One oz. Chanel No. 5 perfume $195.00 $325.00 $325.00 0.00% 2.06%
Valentine greeting card $1.75 $4.75 $4.75 0.00% 4.07%
Designer silk tie $60.00 $160.00 $160.00 0.00% 4.00%
Lingerie silk nightie $30.00 $68.00 $68.00 0.00% 3.33%
Total $599.75 $1,097.94 $1,132.37 3.14% 2.57%
*The “Cost of Loving Index” is prepared annually by Houston Asset Management, Inc., a registered investment advisory based in Houston.


Taking into consideration the hefty prices of goods and services during the holiday, the best economic decision is definitely to ignore Valentine’s Day altogether. However, consumers who are in romantic relationships must also gauge whether or not ignoring the holiday will put their relationships in jeopardy. In the end, it may be safe to assume that the most important relationships are worth splurging on.

Works Cited

Adshade, Marina. “What Is Creating “Valentine’s Inflation”?” Big Think. N.p., 14 Feb. 2012. Web. 15 Feb. 2015. <>.

Grannis, Kathy. “Cupid to Shower Americans with Jewelry, Candy This Valentine’s Day.” NRF. N.p., 26 Jan. 2015. Web. 15 Feb. 2015. <>.

McArthur, Neil. “Why It’s Better to Be Single on Valentine’s Day.” Time. N.p., 10 Feb. 2015. Web. 15 Feb. 2015. <>.

Scully, Sarah. “Valentine’s Day Sets a Price on Love.” Houston Chronicle. N.p., 9 Feb. 2015. Web. 15 Feb. 2015. <>.

“2015 “Cost of Loving Index” Shows Sharp Thorns With Three Percent Price Hike.” PR Newswire. N.p., 4 Feb. 2015. Web. 15 Feb. 2015. <>.








2 thoughts on “The Economics of Valentine’s Day

  1. Interesting to read that there is actually a noticeable price difference between Valentines Day period and the rest of the year for those romantic items. You mention that this is likely due to the demand being elastic and also mention the impact that the change in consumer preferences for this special date. Is this not telling us that the demand around Valentines Day is very inelastic (consumers still purchasing despite price increases due to the Valentines Day preferences/taste change for consumers), but becomes elastic throughout the rest of the year, where these items are “more a luxury than necessity?”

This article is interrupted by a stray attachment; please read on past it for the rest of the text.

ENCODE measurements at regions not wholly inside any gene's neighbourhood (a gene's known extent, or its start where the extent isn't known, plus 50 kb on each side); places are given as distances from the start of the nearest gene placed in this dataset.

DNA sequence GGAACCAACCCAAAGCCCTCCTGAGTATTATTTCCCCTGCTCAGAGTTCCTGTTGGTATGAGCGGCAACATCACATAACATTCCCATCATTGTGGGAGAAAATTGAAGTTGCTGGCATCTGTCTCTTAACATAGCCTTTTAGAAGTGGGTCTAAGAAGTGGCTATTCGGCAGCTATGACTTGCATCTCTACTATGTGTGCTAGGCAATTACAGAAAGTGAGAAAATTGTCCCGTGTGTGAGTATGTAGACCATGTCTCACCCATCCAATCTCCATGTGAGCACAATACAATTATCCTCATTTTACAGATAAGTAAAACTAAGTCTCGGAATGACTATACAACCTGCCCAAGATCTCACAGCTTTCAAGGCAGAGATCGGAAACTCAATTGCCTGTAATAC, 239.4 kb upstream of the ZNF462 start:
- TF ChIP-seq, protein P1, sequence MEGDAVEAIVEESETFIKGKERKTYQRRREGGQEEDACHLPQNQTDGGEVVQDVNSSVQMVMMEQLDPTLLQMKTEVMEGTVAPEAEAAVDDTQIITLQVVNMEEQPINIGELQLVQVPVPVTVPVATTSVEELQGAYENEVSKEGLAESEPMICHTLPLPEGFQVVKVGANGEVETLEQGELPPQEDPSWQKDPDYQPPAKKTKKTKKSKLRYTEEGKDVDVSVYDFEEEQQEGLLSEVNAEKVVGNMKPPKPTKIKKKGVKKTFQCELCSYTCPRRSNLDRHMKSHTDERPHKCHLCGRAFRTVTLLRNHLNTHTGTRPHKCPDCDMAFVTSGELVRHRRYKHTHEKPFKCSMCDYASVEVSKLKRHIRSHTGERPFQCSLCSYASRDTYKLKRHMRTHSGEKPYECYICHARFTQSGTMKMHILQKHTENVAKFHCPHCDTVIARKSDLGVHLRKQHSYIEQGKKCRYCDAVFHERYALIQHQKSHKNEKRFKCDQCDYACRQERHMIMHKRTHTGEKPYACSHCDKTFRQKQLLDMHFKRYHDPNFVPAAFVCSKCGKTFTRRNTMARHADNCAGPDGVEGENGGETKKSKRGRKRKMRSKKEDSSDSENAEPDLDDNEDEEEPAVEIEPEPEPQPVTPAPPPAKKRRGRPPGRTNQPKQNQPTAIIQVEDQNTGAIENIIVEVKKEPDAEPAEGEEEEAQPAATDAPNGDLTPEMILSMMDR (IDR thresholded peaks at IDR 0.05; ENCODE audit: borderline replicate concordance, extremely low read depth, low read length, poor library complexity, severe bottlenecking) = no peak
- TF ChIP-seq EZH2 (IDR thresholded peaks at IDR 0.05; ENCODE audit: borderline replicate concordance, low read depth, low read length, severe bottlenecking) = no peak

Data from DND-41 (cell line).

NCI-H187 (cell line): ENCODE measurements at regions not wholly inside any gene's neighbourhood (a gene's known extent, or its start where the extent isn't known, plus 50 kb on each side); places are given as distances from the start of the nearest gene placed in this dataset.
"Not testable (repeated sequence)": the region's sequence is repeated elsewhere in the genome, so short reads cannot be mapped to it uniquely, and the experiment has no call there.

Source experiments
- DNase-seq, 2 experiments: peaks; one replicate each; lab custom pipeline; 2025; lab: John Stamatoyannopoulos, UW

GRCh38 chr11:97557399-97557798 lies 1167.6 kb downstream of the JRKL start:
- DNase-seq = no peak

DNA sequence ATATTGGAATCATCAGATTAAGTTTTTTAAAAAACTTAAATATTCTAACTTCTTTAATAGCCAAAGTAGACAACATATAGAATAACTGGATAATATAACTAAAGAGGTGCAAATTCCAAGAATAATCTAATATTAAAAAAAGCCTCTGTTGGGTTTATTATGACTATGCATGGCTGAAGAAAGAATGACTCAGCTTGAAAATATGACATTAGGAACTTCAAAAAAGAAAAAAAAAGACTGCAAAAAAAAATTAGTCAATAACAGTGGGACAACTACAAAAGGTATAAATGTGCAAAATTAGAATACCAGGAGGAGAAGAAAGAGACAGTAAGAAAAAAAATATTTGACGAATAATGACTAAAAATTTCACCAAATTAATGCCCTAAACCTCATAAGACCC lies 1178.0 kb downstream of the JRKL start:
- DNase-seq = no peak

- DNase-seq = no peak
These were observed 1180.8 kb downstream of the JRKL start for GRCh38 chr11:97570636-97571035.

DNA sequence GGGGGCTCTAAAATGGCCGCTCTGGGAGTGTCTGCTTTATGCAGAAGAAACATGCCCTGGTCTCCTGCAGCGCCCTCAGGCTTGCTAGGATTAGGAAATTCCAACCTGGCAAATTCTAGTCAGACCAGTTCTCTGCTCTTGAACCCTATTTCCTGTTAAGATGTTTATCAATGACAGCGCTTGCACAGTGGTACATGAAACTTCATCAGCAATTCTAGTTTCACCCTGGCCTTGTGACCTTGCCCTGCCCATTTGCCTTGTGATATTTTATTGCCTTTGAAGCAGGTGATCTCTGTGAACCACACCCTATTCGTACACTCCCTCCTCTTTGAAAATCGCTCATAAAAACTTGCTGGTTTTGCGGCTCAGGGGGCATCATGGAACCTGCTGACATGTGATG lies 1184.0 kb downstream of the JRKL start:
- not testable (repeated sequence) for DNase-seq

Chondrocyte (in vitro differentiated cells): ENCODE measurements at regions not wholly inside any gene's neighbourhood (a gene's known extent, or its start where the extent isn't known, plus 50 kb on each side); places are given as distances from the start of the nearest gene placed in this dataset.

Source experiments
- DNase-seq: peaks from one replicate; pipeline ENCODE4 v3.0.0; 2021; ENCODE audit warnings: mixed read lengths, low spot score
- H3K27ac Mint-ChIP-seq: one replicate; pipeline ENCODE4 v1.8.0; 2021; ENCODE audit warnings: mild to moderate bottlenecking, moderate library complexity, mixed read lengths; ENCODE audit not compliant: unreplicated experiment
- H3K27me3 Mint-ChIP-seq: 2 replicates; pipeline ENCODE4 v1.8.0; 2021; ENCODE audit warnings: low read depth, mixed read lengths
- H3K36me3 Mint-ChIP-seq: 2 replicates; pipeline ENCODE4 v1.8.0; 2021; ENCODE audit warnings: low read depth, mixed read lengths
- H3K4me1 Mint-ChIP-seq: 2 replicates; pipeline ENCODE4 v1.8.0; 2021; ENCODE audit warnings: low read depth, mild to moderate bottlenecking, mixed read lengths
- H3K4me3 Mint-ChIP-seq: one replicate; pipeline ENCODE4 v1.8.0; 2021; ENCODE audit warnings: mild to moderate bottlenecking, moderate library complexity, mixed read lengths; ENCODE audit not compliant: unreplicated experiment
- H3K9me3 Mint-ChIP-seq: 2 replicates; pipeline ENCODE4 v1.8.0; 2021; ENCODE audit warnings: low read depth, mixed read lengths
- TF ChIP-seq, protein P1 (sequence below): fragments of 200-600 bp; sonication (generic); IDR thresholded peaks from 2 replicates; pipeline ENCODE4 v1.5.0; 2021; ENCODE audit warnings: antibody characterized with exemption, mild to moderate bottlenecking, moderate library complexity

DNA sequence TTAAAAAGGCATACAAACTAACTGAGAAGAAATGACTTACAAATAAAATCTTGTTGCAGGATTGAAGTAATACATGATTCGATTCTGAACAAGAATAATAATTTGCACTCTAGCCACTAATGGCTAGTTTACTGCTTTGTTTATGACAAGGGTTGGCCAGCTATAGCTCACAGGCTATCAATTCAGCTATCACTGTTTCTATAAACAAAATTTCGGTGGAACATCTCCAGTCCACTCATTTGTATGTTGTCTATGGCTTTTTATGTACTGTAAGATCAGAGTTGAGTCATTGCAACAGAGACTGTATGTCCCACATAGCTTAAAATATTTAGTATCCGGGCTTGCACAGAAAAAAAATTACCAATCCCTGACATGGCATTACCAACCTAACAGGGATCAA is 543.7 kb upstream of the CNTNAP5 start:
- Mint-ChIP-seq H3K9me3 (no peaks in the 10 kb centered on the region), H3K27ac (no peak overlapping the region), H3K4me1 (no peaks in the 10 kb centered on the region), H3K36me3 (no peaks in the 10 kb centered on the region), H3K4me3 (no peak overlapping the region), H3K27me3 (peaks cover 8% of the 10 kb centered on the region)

• taylorqjohnson says:

      It is true that demand for “romantic” goods and services is more elastic during the rest of the year than it is around Valentine’s Day. However, I would argue that the elasticity of demand for these goods and services during Valentine’s Day depends largely on the availability of substitutes for these goods and services. Because there are many substitutes available for specific “romantic” goods and services around Valentine’s Day, the demand for many individual goods and services is still fairly elastic. However, if we look at the market for all romantic goods and services in general, it is true that the demand will be fairly inelastic. According to online sources, the increase in price of romantic goods such as roses around Valentine’s Day has little to do with elasticity of demand and more to do with the increase in demand for these goods.